videography, choose DVCAM tape with or without cassette memory.
Entry-level DVCAM equipment - Users of the DSR-200 and DSR-30 should
choose Sony DVCAM tape with or without memory.
High-end DVCAM equipment - If you use ClipLink operation, you
should choose only Sony DVCAM tape with Cassette Memory.
By following these recommendations, you'll be able to enjoy the full
operational power of your DV and DVCAM hardware. And you'll be making
the most intelligent use of the technology we build into DV and DVCAM
DVCAM - Advanced Metal Evaporated (AME).
Unlike Metal Particle (MP) tape, AME uses pure cobalt, undiluted by nickel.
Unlike MP, AME uses an ultra-fine grain of metal that's vapor-deposited
in a vacuum chamber! And unlike previous Metal Evaporated tape, AME protects
the magnetic grain with Sony's super-hard Diamond-Like Carbon (DLC) layer.
The result is a breakthrough in recording density, retentivity and carrier-to-noise
AME is a key enabling technology behind the DVCAM system. And it's a
key factor in the DVCAM success story We're pleased to see that demand
for DVCAM media is booming. So we're aggressively adding capacity to our
AME production lines. In the same way, we're adding new DVCAM tape models.
And that's the subject of this TechPort.
With Sony's latest DVCAM tape product introductions
You'll have more options than ever before. You'll be able to record on
DVCAM tape with and without cassette memory. That's in addition to exchanging
tapes between consumer DV and professional DVCAM equipment. And you have
an entire range of Cassette Memory functions in consumer entry-level professional
and high-end pro equipment.
While choice is an undeniably good thing, it can get confusing if you're
not paying close attention. That's why we'll review your DVCAM media options.
We'll cover when to use which media What to expect in compatibility. And
what Cassette Memory functions work on which pieces of Sony hardware.
DVCAM - An expanded line
Sony is responding to customer demand for a more affordable alternative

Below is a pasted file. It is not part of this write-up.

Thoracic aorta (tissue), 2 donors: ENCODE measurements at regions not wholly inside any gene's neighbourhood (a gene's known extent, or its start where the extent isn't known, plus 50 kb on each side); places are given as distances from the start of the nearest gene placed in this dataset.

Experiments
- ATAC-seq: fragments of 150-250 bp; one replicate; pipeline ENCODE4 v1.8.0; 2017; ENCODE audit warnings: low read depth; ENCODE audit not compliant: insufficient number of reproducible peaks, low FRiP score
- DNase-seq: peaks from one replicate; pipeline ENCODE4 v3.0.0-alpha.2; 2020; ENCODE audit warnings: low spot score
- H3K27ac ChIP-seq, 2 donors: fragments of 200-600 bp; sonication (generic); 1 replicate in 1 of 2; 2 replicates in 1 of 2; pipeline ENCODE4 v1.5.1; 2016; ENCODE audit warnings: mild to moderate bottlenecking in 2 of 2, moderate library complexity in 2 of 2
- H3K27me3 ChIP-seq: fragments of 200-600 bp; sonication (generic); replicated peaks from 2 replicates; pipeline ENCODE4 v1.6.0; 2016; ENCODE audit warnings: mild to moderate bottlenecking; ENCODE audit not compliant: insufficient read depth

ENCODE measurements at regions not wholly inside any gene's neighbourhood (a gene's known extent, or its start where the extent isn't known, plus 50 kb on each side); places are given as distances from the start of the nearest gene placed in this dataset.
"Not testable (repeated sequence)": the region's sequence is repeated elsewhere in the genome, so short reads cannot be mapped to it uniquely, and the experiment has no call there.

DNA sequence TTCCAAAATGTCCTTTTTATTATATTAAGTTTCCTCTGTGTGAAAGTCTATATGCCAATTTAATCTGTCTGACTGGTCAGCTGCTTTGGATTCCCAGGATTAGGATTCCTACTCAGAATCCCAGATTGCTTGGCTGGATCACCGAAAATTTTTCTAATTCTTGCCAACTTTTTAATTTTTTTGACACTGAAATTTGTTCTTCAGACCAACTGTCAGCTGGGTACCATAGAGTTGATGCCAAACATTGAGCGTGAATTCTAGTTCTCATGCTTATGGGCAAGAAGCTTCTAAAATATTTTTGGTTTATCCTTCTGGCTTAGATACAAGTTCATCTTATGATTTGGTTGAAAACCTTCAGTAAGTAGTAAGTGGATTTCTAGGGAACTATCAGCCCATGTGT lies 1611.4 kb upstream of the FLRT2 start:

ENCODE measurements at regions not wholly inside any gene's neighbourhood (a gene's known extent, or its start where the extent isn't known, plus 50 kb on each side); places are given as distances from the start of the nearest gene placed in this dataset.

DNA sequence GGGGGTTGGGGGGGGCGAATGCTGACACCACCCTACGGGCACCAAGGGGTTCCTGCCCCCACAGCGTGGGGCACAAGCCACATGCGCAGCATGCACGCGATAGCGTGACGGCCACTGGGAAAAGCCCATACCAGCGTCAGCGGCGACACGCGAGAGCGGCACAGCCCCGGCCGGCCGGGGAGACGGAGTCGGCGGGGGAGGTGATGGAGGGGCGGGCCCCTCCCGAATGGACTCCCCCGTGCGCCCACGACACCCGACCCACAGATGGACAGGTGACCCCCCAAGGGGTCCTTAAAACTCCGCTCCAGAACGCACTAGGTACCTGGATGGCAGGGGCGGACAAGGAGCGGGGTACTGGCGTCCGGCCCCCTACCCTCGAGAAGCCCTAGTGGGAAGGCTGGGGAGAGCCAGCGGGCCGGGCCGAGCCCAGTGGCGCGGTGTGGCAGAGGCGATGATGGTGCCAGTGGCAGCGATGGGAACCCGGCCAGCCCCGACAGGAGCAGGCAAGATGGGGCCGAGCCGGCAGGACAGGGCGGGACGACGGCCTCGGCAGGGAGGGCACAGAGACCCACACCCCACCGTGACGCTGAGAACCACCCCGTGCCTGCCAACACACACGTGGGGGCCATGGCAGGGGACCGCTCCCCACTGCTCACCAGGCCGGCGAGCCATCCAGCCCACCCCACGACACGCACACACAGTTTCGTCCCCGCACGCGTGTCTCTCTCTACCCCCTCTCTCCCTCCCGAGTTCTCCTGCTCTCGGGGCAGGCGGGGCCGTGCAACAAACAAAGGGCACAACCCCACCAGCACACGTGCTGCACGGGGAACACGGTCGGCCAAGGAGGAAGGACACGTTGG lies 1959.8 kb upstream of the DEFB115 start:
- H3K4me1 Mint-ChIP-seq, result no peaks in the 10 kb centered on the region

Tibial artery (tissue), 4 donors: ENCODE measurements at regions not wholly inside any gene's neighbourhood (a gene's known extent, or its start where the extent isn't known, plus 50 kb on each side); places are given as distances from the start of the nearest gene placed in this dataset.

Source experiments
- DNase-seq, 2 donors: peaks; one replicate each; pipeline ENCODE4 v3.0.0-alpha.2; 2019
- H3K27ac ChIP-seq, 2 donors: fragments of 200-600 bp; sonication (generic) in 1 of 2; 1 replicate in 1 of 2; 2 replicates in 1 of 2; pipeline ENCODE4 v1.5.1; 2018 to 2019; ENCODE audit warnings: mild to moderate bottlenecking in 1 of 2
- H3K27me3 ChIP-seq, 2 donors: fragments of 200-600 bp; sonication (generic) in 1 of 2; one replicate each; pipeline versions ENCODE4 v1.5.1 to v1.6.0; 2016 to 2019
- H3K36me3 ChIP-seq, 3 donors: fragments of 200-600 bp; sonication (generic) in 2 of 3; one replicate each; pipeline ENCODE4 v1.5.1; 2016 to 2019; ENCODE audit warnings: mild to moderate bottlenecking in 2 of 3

that does not sacrifice picture quality. We're also accommodating the
latest DVCAM hardware, models which do not include the cassette-memory-dependent
ClipLink feature. So starting in November 97, Sony will be offering DVCAM
tape that does not include Cassette Memory. The result is an extended
line of 14 DVCAM models.
DVCAM - Cassette Memory and Its Uses
The proliferation of DV and DVCAM models means a growing range of applications
for Cassette Memory. Consumer-grade machines can store date and photo
data, which do not make intensive use of Cassette Memory. That's consistent
with the 4 kbit memory Sony builds into IC-equipped consumer tape. Entry-level
professional machines also make moderate demands on the memory chip. However,
a key feature of Sony's top DVCAM models is ClipLink operation, which
makes full use of the 16 kbit memory of Sony's IC-equipped DVCAM tapes.
Mini DV, DV
are a consumer format that a number of manufacturers agreed on to become the next
consumer standard. It has been so good a format that many professionals, and semi-professionals
have begun using it. The format uses ME tape. Standard lengths are 30, 60 and
80min for the miniDV and 120, 180 (and some 270min) for the DV. There are also
two speeds in DV and miniDV, so a 80min mini can provide 120min of recording.(Low
At the same time, Sony & Panasonic brought out their professional
versions, named DVCAM
Sony's professional DVCAM format, although similar to miniDV, runs
50% faster. So, its longest tape in the mini size is 40min. There
is a 184min DVCAM tape, which will run 270 minutes in a DV machine!
Recognition holes in the tape tell the machine what tape you have
loaded. In addition the professional format of DVCPRO and DVCAM
have locked audio.
Panasonic's DVCPRO runs at a faster speed than the Sony DVCAM, but its main
difference is the use of MP tape as opposed to ME. Panasonic, inventors of miniDV
and the ME tape, did not think the tape robust enough for professional use and
chose to go with MP tape. The physical cassette size for DVCPRO is also larger
than miniDV for the shorter lengths... a kind of a 'medium' size. Long lengths
use the same size as DV. MiniDV can be used in a DVCPRO deck, but only with
an adapter, and only for playback. (SB)
CAN I USE THE DVCAM TAPES IN THE
CONSUMER miniDV CAMCORDER?
There should be no issues as the only difference is the quality of the
tape. The cassette shape is exactly the same. Panasonic has brought out
a MQ Master
tape to rival the DVCAM, and it is a miniDV tape. Also, because DVCAM
cameras run faster than miniDV cameras, the PDVM-32N actually records 48
minutes and the PDVM-40N records 60 minutes in a miniDV Camera.
Note that most miniDV cameras only fit smaller shell DVCAM tapes (the
smaller shell PDVM-32N